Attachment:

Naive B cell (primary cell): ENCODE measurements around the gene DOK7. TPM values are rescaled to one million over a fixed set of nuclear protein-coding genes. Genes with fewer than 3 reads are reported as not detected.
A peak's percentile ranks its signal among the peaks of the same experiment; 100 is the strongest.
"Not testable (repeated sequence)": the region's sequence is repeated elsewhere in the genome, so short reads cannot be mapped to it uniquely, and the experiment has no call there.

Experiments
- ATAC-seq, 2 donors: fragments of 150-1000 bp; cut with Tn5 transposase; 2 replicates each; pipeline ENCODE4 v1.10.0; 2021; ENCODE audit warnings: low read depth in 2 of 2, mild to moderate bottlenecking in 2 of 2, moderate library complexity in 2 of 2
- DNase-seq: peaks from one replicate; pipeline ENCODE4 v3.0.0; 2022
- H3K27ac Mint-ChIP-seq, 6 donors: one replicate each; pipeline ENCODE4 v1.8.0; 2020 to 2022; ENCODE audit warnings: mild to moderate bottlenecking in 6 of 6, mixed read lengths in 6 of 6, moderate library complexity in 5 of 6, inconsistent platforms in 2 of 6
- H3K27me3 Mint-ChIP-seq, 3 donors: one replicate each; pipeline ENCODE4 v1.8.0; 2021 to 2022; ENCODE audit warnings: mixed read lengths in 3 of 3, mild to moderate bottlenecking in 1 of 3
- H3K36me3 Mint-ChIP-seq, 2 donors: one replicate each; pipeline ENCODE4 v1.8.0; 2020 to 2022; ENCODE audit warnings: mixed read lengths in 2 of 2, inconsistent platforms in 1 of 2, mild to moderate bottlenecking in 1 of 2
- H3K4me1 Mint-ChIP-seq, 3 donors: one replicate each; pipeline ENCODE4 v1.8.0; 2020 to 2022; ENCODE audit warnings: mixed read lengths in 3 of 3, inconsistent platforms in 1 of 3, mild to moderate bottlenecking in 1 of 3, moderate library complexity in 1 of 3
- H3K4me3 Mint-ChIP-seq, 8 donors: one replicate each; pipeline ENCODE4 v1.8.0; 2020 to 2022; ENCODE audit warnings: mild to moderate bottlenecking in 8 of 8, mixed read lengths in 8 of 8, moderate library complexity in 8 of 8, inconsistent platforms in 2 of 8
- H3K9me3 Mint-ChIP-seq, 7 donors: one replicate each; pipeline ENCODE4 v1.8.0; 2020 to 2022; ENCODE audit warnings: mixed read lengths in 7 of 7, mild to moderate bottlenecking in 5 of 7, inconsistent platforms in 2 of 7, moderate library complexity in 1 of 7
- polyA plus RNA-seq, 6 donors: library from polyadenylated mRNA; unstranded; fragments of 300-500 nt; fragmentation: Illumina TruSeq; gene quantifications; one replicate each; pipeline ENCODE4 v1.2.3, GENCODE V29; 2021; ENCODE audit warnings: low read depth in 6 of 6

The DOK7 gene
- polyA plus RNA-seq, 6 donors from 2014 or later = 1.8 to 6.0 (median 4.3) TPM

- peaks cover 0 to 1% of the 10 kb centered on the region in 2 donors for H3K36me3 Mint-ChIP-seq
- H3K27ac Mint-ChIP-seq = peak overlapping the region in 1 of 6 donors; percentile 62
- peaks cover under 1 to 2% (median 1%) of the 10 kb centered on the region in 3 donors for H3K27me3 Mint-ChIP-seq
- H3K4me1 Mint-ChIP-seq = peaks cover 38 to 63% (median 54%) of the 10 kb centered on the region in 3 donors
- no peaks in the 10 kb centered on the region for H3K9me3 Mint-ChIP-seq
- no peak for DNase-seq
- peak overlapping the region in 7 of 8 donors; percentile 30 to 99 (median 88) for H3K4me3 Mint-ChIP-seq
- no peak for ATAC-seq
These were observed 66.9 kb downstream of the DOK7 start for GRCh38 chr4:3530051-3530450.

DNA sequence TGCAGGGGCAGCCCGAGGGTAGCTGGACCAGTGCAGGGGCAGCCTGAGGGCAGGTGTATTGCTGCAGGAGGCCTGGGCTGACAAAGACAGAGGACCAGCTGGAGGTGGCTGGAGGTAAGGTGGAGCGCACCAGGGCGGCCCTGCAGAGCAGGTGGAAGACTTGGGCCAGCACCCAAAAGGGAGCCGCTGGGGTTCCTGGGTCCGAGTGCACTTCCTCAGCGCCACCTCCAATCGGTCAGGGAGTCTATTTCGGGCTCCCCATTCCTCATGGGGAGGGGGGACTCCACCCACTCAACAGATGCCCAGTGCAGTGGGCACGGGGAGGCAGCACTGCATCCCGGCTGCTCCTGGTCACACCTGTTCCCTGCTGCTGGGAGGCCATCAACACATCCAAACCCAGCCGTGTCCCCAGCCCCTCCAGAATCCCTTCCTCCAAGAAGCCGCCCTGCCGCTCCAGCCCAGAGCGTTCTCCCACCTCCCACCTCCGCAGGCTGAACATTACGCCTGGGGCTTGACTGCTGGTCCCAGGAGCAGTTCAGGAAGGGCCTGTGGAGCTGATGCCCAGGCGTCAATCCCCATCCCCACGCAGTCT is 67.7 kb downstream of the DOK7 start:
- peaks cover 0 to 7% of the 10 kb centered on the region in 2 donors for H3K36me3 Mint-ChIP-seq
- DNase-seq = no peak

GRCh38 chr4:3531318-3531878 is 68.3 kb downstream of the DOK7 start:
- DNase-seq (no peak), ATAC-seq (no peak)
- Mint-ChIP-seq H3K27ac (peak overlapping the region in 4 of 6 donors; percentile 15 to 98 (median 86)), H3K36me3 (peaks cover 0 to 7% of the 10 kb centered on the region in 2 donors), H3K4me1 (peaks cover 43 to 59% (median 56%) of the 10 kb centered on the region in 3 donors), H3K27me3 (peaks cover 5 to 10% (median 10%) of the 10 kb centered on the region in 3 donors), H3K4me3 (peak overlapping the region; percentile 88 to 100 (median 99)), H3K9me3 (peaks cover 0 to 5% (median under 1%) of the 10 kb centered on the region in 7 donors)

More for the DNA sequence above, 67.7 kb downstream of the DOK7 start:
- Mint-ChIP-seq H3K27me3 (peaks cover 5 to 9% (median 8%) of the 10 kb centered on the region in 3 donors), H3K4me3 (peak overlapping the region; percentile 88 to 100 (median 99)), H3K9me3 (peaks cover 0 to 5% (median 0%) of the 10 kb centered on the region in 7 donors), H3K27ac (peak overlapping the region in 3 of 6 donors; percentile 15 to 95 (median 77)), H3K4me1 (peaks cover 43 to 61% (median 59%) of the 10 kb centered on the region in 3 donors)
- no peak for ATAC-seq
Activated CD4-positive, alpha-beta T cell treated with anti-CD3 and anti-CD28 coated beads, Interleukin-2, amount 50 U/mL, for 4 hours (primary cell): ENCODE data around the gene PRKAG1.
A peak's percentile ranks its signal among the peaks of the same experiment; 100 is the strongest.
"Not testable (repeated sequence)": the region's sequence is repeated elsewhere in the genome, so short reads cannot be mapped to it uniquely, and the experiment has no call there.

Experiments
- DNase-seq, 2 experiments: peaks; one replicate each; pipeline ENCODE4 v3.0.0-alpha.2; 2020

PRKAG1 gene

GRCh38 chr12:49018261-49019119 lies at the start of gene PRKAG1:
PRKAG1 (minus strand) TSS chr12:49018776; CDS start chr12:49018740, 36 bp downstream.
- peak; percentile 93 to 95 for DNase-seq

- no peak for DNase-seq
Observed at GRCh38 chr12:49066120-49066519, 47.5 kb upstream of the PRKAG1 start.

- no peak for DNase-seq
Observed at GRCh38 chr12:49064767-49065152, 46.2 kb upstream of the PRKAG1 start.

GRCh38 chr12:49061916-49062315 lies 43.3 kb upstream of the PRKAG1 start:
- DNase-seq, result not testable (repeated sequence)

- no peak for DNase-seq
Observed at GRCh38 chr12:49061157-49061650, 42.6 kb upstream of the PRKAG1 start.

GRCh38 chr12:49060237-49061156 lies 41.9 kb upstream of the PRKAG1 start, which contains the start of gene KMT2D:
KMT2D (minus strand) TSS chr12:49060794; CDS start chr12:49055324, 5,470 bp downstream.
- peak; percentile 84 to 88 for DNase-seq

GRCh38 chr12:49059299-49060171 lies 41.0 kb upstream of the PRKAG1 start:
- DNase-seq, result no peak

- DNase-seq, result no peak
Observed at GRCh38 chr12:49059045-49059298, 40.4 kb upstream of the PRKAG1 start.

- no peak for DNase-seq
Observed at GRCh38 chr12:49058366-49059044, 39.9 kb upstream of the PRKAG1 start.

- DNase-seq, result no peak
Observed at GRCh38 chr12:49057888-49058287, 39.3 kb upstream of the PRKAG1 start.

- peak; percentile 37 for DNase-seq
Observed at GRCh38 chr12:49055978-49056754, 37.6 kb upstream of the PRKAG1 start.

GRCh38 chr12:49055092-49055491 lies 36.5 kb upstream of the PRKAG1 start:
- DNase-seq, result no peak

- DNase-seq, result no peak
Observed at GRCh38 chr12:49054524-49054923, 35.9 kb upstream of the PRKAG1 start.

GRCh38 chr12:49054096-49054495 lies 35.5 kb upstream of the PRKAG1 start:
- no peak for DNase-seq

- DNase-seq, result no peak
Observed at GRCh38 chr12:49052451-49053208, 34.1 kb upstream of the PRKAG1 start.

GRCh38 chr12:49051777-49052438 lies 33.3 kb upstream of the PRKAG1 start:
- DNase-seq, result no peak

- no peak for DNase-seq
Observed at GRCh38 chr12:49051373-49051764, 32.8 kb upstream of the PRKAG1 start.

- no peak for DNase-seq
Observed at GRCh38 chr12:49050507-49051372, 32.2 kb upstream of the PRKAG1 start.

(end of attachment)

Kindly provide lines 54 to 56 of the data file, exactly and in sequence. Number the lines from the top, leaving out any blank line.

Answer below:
GRCh38 chr12:49059299-49060171 lies 41.0 kb upstream of the PRKAG1 start:
- DNase-seq, result no peak

- DNase-seq, result no peak